The two authors (Roger Watson and Helen Rappaport) had the credentials to tackle this topic. Watson is the curator of the Fox Talbot Museum at Lacock Abbey (where Henry Fox Talbot worked through his experiments to help create his first photographic image), and is a lecturer for DeMontfort University in Leicester. And Dr. Rappaport is a New York Times bestselling author and historian specializing in the years 1837 - 1918, which is a fitting time period if one would like to discuss the genesis of photography.

They kept this from being simply a dry history book as they continually jumped the Channel to go from Talbot to Daguerre - England to France - as they at first independently worked through their own photographic processes. It was an easy and informative read with a lot about these mens' personal lives as well.

Henry Fox Talbot was an educated scholarly man. He kept rigid journals (well labeled, of course) of his experiments and interests of all sorts. He kept and documented his correspondences with friends and family. Although he seemed quite introverted, he was a member of Parliament for a stint, as that's what "people of his stature" were expected to do.

Louis Daguerre, on the other hand, was a moody artist. He worked in fits of (stereotypical artistic) passion, rarely taking notes of what he was doing. He was an outgoing, charismatic, flashy self-promoter. As I read Capturing the Light, I could see him in a top hat running a 3-ring circus. He seemed to have a large personality.

Seeing how these very 2 different men came together (unwillingly at times) to create some of the first photographic images the world had seen was quite entertaining and very insightful.

And I didn't know that Niepce was so close to this charge of inventing photography when he suddenly passed away. He and Daguerre had only recently started working hand-in-hand before Niepce's death, and Niepce had made great strides. (Daguerre did the right thing and vowed to uphold Niepce's name and gave Niepce's family a cut of his government pension from his "status" as the father of photography.)

Here's one of the entries that was shared in Capturing the Light from one of Talbot's notebooks:

Nitrate of Silver

Wash a sheet of paper with it. Place a leaf and fennel or other complicated form upon it. Press it down with a pane of glass - when blackened with the sunshine place it in something that will alter it's property of blackening - qu. Prussiate of potash? Sulp. Acid. Mur Soda. Carb. Soda.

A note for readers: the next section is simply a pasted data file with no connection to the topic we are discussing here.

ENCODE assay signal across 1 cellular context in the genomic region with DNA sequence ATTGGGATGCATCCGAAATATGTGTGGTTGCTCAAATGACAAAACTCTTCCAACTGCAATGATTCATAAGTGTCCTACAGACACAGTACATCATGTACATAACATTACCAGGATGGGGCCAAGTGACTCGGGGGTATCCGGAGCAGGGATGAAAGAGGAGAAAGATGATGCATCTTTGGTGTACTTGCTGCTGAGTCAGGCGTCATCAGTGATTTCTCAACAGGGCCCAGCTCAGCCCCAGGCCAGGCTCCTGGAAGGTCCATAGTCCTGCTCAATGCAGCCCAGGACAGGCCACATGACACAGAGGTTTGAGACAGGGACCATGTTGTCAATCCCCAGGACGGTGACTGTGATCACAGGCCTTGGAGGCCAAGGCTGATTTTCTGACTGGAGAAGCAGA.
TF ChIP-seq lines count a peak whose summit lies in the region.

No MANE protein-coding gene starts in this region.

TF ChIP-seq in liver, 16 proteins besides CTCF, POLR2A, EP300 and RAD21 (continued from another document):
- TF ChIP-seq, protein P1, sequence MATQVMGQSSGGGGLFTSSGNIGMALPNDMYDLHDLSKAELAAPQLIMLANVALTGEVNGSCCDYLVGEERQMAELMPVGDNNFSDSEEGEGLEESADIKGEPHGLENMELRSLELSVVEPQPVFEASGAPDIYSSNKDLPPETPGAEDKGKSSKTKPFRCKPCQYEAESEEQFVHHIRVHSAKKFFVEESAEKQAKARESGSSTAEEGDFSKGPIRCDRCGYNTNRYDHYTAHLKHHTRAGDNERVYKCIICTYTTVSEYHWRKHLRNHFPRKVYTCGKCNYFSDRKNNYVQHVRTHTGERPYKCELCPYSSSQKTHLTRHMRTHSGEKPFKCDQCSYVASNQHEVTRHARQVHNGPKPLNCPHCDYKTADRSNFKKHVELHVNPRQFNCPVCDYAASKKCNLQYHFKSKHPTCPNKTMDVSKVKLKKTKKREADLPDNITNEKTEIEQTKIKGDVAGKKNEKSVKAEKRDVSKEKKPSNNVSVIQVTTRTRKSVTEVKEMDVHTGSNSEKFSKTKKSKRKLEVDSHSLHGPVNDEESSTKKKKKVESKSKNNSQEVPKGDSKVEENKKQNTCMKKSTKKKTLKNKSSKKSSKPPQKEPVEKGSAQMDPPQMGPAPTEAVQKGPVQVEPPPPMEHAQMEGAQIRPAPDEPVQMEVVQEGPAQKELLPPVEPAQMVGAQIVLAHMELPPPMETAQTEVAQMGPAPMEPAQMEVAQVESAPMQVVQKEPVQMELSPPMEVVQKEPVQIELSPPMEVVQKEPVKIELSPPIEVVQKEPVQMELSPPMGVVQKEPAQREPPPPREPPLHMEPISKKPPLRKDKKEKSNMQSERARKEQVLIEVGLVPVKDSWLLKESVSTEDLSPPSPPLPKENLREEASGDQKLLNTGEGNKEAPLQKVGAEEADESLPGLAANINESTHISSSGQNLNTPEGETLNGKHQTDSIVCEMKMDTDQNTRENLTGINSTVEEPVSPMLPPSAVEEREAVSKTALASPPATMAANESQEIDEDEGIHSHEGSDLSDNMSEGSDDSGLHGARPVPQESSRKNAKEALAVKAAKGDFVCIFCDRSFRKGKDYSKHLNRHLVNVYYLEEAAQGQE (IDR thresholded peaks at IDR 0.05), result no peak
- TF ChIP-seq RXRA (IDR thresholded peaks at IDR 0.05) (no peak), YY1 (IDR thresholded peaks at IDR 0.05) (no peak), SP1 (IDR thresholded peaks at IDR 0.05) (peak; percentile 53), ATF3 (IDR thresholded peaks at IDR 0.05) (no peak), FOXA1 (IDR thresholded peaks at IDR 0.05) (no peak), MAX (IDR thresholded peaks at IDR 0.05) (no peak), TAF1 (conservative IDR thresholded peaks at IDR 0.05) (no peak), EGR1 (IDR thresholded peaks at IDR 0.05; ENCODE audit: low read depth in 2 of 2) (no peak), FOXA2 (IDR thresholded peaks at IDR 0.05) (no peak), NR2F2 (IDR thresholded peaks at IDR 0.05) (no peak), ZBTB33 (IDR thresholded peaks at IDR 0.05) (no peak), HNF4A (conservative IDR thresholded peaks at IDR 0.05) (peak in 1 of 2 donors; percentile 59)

Instead of the leaf try several bits of coloured glass - thus a silhouette might be taken, especially in a dark room.

The book continues about this entry, mentioning Talbot's exemplary record-keeping: "... we in fact know the exact date when the idea of photography first dawned on him. It was some time during the afternoon of Saturday 5 October 1833 at the Villa Melzi on the shores of Lake Como. That short, simple notebook entry of only seventy-seven words contains the germ of an idea that would be the basis of numerous experiments taken up by Talbot throughout 1834 which led him to the development of his own distinctive process of photogenic drawing."

Two chapters later when Watson and Rappaport described Talbot making his first photographic image - as he painted a salt solution onto paper and sensitized it repeatedly with a solution of silver nitrate and made his famous image of the latticed window - I *swear* I got goosebumps and then re-read those pages over again.

I know that I'll be referencing things I learned in this book in my classes, and I'll be sharing stories from this book. I also know that I'll be posting quotes and interesting quips from this book here on my blog for the next many months. And it's also inspired future reading: I have Talbot's The Pencil of Nature heading my way as I write this, Talbot's record of his correspondences are all online and I'd love to dig through those, I'm looking for for Speculating Daguerre which has become a collector's item, and I have a digital version of Opticks by Isaac Newton ready to read (well, that one will be a dry read, so I honestly only expect to skim it).

There was one small thing that I had a little problem with: Talbot seemed to often be painted as getting short-changed or slightly cheated especially later on throughout the timeline. It was hard to know how much of that notion was totally true, or if it was because one of the authors is the curator at the Talbot Museum and would have built a natural affinity towards Talbot. It sometimes felt that Watson was being too soft or overly-gentle towards Talbot's situation. But that might not be the case - maybe it was completely warranted and I'm just looking into it too far.

Anyway, it was a fantastically fun, educational, and historical read. And I'm glad I stumbled across it at my local library.

That's my entry for January's "monthly challenge" - click here to read my 2020 monthly challenge thoughts.